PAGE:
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Iranian Officials Travel To Russia To Explore Potential Locations For Drone Factories

According to the Wall Street Journal, a group visited Yelabuga last month to explore plans for a plant that could create 6,000 lethal unmanned aerial vehicles.

Iranian delegation visited Yelabuga in western Russia on January 5, touring a potential site for such a factory. Such a facility could produce up to 6,000 Iranian-designed drones in the next few years for Russia to use in its ongoing war against Ukraine. Russia has been slamming the drones into Ukrainian energy infrastructure and other civilian targets.


Moscow and Tehran are moving ahead with plans to construct a drone-producing facility in Russia, including checking out a potential location. This is the most recent indication of the two countries’ growing ties, which has frightened Western nations.

An Iranian group reportedly visited Yelabuga in western Russia on January 5 and toured a potential location for such a facility, according to a Wall Street Journal report. The journal reported that such a facility might in the next years create up to 6,000 drones with Iranian design for Russia to employ in its continuing conflict with Ukraine, citing sources from an unnamed US partner.


Iranian Officials Travel To Russia For Drone Factories

Following the conclusion of a deal between Iran and Russia in November, The Washington Post reported that preparations for such a facility were in the works. According to the publication, Russian representatives travelled to Tehran to finalise and sign the agreement.

As Tehran and Moscow face more global isolation, Israel, the US, and many other Western nations have raised concerns about the growing cooperation between the two.

Following Russia’s invasion of Ukraine, relations between Iran and Russia have improved, with Iran providing assault drones that have dive-bombed infrastructure and other civilian targets all over Ukraine. After initially denying that it had provided Russia with weapons, Iran accepted the transfer of drones in November while asserting that it had occurred before to the start of the conflict, a claim that Western powers reject.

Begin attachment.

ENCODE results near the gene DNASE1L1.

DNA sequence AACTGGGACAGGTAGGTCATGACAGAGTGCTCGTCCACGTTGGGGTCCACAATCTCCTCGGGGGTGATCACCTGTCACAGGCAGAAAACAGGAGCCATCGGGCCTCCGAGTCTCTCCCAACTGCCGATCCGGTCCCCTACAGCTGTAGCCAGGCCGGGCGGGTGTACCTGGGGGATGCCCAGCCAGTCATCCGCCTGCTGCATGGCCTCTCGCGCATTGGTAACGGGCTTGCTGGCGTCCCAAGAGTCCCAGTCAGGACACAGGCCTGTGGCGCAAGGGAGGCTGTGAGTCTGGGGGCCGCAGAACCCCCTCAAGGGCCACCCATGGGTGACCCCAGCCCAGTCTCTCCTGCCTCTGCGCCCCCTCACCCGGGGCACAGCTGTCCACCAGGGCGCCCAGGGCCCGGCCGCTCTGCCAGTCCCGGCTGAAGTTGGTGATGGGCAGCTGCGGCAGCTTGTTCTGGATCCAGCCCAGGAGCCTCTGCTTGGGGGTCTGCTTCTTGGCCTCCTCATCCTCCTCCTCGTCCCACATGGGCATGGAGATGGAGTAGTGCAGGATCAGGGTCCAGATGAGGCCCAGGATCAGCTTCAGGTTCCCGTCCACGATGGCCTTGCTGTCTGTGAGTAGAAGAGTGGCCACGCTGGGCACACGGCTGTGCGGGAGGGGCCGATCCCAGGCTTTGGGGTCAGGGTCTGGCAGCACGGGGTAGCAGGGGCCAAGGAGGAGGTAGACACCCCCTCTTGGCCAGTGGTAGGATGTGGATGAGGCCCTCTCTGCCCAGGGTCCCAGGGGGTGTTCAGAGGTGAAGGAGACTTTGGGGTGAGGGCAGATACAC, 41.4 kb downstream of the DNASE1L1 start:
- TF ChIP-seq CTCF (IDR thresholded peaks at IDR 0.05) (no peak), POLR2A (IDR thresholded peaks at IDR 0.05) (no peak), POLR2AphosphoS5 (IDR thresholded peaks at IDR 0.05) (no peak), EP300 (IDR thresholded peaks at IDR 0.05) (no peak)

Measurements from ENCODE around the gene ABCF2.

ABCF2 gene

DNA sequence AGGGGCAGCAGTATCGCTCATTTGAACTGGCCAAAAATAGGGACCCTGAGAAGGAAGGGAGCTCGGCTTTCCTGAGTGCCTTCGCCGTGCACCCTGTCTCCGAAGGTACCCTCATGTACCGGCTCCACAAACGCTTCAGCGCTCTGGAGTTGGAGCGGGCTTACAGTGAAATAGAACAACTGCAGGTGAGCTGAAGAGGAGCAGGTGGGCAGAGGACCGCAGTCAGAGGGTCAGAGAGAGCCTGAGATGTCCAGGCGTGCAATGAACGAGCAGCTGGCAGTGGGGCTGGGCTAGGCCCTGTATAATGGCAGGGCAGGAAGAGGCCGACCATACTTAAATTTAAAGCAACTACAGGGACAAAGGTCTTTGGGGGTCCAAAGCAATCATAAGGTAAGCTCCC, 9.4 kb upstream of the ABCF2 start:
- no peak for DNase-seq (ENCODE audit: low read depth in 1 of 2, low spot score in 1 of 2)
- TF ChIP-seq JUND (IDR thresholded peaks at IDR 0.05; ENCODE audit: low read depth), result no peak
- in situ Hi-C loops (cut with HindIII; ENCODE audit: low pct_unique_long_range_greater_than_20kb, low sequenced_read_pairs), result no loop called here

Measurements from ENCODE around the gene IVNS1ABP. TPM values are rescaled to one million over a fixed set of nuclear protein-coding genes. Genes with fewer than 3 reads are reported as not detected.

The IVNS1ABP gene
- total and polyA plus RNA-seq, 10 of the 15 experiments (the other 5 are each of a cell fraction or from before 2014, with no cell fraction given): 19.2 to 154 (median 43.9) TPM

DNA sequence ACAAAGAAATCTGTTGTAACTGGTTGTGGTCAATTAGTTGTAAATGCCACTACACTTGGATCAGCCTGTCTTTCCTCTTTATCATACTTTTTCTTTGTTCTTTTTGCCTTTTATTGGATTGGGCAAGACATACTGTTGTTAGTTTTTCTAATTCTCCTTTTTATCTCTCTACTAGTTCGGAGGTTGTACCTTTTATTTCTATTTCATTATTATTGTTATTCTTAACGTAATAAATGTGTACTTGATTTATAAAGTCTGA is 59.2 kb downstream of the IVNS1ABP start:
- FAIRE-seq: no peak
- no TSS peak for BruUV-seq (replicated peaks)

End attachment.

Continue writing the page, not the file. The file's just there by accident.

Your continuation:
Moscow and Tehran strengthened their collaboration in the face of Western sanctions by taking a significant step last month toward connecting their banking networks.

The US had reportedly undertaken a significant effort to hamper Iran’s capacity to produce and transfer drones to Russia for use in the conflict in Ukraine, according to a December New York Times report.

The publication reported that the programme aimed to offer Ukraine the ability to shoot down any “kamikaze” drones that Russia does manage to acquire as well as to target their launch facilities, citing numerous security officials in the US, Europe, and the Middle East.

According to the New York Times, President Joe Biden’s administration is expanding on Jerusalem’s expertise stopping Iranian drone assaults and is collaborating closely with Israel on the matter.

The Biden administration claimed last month that Iran may be “contributing to widespread war crimes” by selling deadly drones to Russia for use in its continuing invasion of Ukraine.

Russian drone attacks have been hitting civilian areas including Ukraine’s energy infrastructure.

Secretary of State Antony Blinken sharply chastised Tehran for its involvement in the Ukraine crisis in a statement made last month regarding new US sanctions against an Iranian drone manufacturer cooperating with Moscow.

Iran has now surpassed China as Russia’s main military ally, according to a statement from Blinken. “We will continue to use every tool at our disposal to block and delay these transfers and impose penalties on actors participating in this activity. Iran must stop its backing for Russia’s unjustifiable campaign of aggression in Ukraine.”


The country can only create about 20 drones each month, which is far less than what Russia requires, according to some former Iranian military sources who have been published elsewhere.

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